Dow Jones Industrials

Lower markets, led by selling in Facebook

Dow dropped 222, declines over advancers better than 3-1 & NAZ sank a very big 103.  The  MLP index tumbled 7+ to 245 & the REIT index added 2 to the 331s.  Junk bond funds were mixed & Treasuries slid back slightly.  Oil was fractionally lower in the 62s & gold did little at 1311.

AMJ (Alerian MLP Index tracking fund)

CL=FCrude Oil62.08

GC=FGold  1,313.30

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Stocks declined globally amid a technology selloff & as investors braced for a week packed with risk events, from central bank decisions to a G-20 gathering.  Gov bonds also fell, while the £ jumped on a Brexit breakthrough.  US stock slumped as tech companies were roiled by weekend reports of a Facebook (FB) & Apple (AAPL, a Dow & NAZ stock) efforts to develop its own screens. That sapped Asian equities, while tech also led a retreat for the Stoxx Europe 600 Index.  The gauge's drop threatens to trigger a trading pattern known as a “death cross,” a bearish sign for many technical analysts.  Sterling rallied as the UK & EU reached a deal on the transition agreement for the period immediately after Brexit.  The ¥ fluctuated before slipping amid a drop in support for Japanese Prime Minister Shinzo Abe's cabinet.  In a busy week, the biggest focus for global markets will be the first US interest rate decision under new Federal Reserve Chairman Jerome Powell.  It comes after he hinted to investors that he's open to lifting the policy rate 4 times this year, rather than the 3 currently reflected in dot-plot forecasts.  Some analysts expect the projection to rise to 4 on Wed, while others say there will be no change following a round of mediocre data & policy makers' stated intentions to move gradually.  Trade tensions also remain in the spotlight as US Treasury official David Malpass said he misspoke hours after claiming America was pulling out of decade-old formal economic talks with Beijing.  Meanwhile, investors are assessing the implications of a new head at China's central bank.  The ruble weakened for a 6th day, the longest losing streak since Oct, as Russian Pres Putin won a landslide victory in a tightly controlled election.  West Texas oil edged lower.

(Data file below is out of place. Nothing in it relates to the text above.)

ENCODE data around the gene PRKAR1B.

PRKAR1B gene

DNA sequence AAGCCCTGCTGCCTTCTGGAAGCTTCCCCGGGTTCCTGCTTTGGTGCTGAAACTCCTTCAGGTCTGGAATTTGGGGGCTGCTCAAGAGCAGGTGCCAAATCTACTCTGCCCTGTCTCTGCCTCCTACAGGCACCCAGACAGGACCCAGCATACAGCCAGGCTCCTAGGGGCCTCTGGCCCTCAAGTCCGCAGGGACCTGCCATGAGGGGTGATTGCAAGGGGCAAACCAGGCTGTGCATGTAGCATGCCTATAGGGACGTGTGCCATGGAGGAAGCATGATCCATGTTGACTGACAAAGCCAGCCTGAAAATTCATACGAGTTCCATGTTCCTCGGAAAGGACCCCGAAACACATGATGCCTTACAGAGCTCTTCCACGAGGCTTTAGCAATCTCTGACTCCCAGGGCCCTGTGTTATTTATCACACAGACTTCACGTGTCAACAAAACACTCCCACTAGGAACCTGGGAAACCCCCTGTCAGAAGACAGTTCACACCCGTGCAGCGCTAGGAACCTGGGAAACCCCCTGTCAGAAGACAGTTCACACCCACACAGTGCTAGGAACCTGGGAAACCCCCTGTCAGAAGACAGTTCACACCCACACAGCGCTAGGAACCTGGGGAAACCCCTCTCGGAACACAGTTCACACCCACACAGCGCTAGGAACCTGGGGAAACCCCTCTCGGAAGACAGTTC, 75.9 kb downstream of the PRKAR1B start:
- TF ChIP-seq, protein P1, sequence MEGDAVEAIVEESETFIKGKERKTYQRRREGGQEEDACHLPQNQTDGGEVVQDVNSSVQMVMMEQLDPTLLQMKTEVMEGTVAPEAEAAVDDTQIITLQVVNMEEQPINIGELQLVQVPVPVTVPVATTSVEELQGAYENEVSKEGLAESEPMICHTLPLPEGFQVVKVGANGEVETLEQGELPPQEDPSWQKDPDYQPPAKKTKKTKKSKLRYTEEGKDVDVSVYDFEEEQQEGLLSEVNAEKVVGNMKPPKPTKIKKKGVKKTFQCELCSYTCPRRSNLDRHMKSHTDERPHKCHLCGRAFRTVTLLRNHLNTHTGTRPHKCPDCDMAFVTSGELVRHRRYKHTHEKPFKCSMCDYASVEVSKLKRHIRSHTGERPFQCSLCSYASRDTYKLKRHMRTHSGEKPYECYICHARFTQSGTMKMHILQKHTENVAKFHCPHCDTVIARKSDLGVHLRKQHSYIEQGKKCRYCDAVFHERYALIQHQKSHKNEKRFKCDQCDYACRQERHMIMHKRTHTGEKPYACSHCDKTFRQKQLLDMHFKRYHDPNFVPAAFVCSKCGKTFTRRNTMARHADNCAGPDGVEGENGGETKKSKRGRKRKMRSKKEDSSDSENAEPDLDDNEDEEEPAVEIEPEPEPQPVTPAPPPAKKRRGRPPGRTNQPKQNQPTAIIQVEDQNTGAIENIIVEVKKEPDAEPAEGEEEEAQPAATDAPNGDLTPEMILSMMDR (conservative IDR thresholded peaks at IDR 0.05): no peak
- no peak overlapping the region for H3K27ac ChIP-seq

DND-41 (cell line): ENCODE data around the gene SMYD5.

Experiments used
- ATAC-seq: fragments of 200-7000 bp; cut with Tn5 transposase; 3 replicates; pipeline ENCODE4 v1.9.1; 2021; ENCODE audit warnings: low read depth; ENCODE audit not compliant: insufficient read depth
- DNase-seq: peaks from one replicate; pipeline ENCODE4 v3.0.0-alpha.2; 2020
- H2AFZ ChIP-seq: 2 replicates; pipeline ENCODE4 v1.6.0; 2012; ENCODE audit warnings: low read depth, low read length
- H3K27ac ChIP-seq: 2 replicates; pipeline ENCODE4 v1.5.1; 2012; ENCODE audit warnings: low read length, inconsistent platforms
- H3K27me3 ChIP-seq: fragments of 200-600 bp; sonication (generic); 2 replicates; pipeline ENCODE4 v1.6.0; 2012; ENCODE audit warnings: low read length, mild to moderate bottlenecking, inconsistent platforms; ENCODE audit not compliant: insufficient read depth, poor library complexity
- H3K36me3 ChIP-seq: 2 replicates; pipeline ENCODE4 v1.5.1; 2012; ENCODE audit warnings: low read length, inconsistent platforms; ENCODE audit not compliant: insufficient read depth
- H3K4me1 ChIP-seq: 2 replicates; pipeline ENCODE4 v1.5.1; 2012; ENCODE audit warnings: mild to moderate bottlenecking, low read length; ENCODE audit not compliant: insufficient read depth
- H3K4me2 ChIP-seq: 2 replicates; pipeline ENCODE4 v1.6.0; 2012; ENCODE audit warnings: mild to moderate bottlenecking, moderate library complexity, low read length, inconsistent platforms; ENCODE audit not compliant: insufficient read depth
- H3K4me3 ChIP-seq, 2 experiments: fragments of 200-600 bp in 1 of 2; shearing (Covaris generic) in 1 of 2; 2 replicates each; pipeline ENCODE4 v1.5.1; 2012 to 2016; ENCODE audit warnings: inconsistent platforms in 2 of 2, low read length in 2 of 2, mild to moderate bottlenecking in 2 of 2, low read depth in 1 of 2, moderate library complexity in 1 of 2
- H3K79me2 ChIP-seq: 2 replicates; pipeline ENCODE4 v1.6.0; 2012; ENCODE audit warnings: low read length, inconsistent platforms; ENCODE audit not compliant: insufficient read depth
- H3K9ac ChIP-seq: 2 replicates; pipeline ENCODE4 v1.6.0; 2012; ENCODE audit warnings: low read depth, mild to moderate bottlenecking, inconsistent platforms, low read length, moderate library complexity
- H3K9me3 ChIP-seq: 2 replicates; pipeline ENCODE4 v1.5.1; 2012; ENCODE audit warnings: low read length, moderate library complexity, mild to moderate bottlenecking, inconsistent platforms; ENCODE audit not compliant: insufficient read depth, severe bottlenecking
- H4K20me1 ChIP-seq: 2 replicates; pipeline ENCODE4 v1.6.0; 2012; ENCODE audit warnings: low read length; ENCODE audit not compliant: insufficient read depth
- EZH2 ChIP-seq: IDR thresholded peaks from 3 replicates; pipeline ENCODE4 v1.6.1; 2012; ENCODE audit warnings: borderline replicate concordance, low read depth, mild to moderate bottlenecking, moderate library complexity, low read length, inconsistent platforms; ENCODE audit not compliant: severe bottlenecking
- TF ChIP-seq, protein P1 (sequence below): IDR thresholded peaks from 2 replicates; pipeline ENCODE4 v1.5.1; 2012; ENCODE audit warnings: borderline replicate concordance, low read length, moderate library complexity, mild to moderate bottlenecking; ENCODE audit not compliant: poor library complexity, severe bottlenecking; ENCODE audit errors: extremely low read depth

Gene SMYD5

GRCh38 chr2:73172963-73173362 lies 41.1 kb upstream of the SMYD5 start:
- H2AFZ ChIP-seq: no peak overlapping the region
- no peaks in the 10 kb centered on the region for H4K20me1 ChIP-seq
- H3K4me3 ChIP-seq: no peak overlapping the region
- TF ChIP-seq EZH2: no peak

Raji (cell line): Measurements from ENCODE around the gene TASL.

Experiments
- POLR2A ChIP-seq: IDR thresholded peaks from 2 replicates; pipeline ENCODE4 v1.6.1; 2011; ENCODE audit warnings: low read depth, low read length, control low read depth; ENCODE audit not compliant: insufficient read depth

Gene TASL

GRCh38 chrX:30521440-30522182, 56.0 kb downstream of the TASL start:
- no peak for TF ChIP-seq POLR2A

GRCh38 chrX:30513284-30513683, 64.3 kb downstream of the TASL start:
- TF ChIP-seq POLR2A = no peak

Stocks Slide in Broad Selloff